Early social isolation (SI) produces a variety of emotional, behavioral and cognitive abnormalities. Conversely, environmental enrichment (EE), a complicated social and physical construct, offers beneficial effects on brain plasticity and development. However, whether or not exclusive physical EE is sufficient to reverse the adverse consequences of early SI remains unclear. Here we reported that 1 month-old solitary mice housed in the EE for 8 weeks corrected spatial cognitive dysfunction, but did not ameliorate social interaction deficits and increased anxiety-like behavior. Pathological analyses revealed that the enriched environment decreased cellular apoptosis, synaptic protein loss, myelination defect and microglial activation in the hippocampus, but not medial prefrontal cortex (mPFC) of mice housed singly. Moreover, increased nuclear factor-kappaB and interleukin-1β levels, and downregulation of brain-derived neurotrophic factor signaling pathway were normalized in the hippocampus rather than mPFC of these animals. Our results revealed a brain region-specific effectiveness of physical EE in remediating brain impairment of adolescent SI mice, with a complete reversal of hippocampus-dependent cognitive dysfunctions, but without mitigation of mPFC associated anxiety and social interaction defects. This finding emphasizes the irreplaceable role of social life for the early brain development.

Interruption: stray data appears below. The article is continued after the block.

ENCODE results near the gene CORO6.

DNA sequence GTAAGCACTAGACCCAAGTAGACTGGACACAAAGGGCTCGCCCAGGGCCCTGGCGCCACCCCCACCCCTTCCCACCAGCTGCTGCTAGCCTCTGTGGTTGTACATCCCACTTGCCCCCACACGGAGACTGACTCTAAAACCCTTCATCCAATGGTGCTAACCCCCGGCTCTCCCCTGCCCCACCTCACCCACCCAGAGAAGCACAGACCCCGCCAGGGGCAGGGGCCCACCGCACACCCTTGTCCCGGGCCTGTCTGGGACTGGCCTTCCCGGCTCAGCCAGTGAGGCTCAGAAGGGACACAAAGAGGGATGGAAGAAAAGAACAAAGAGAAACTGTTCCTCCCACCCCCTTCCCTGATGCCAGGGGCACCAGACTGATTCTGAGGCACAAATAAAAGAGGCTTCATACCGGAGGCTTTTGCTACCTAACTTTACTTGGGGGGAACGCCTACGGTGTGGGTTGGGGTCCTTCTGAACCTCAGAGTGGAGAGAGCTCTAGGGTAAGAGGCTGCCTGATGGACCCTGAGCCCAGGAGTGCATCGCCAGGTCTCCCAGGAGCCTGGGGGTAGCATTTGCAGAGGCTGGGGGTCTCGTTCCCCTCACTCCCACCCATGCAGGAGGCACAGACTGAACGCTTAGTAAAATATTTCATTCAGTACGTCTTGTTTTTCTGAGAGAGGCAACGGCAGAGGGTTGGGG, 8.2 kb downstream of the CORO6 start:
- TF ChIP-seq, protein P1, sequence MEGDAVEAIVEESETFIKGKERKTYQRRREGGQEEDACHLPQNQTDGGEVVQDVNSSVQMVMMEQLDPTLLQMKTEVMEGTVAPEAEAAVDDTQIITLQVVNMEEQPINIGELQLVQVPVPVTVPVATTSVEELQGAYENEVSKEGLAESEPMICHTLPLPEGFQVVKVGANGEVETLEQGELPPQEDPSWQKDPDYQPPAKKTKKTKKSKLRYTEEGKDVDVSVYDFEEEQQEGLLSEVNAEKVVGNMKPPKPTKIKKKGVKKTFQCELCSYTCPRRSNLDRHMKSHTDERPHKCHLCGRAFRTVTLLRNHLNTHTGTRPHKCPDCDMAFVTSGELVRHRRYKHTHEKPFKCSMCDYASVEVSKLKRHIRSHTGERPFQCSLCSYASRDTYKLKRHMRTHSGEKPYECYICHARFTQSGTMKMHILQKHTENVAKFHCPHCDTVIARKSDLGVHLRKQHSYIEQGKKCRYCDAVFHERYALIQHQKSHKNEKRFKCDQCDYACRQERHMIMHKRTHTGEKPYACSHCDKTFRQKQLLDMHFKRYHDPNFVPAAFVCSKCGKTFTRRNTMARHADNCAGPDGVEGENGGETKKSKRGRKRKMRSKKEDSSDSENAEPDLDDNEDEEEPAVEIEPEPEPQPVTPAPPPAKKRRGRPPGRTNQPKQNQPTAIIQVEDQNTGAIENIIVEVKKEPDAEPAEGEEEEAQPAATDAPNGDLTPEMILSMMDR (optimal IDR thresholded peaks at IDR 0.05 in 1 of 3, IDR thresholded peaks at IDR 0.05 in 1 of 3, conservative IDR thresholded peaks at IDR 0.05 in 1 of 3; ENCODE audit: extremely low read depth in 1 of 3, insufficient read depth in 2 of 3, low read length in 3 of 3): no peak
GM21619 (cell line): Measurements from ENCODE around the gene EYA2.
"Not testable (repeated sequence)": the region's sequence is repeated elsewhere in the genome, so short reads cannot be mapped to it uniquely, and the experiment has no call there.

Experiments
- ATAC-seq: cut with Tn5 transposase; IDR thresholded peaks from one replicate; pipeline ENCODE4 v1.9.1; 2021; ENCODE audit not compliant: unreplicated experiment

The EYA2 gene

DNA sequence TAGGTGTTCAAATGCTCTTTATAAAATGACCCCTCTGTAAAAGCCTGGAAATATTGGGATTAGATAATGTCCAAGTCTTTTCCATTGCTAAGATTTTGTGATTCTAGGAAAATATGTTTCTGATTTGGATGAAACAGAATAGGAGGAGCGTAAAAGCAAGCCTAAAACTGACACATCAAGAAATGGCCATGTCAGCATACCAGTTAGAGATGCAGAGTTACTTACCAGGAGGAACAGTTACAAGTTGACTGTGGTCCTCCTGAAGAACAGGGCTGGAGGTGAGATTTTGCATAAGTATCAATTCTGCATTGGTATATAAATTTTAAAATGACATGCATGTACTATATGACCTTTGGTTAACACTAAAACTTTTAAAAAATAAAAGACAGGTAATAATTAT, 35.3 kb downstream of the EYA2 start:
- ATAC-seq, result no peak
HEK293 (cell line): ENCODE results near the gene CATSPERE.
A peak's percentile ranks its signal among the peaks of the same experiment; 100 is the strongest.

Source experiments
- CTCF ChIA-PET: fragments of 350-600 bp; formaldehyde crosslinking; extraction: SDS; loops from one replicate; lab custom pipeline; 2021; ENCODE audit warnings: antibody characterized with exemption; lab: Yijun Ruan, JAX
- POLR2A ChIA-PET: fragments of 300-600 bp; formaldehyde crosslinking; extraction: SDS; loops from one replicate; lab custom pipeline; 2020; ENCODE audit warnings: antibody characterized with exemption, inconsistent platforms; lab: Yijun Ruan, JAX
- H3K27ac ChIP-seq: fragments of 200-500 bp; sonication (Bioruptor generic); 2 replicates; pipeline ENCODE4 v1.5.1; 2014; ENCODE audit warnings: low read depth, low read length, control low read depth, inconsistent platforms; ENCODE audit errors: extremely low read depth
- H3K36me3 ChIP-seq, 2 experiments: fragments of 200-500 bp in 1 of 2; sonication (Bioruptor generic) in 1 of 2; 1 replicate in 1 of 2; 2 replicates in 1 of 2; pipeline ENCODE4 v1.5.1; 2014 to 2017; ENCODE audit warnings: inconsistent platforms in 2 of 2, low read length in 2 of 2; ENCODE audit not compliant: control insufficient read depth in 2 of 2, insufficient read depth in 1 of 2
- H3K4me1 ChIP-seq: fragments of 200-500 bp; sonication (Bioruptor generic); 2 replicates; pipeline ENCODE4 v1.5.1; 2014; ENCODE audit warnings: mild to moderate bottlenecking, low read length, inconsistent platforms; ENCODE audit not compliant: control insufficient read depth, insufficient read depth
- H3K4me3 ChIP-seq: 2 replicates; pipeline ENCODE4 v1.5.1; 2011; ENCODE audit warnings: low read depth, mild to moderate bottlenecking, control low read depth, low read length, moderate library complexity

|Number of pages||12|
|Journal||Brain, Behavior, and Immunity|
|State||Published - Aug 2017|
Bibliographical noteFunding Information:
This work was supported by grants from the National Natural Science Foundation of China (81671070 and 81271210) and the Natural Science Foundation of Jiangsu Educational Department (14KJA320001).
© 2017 Elsevier Inc.
- Cognitive dysfunction
- Environmental enrichment
- Social isolation
ASJC Scopus subject areas
- Endocrine and Autonomic Systems
- Behavioral Neuroscience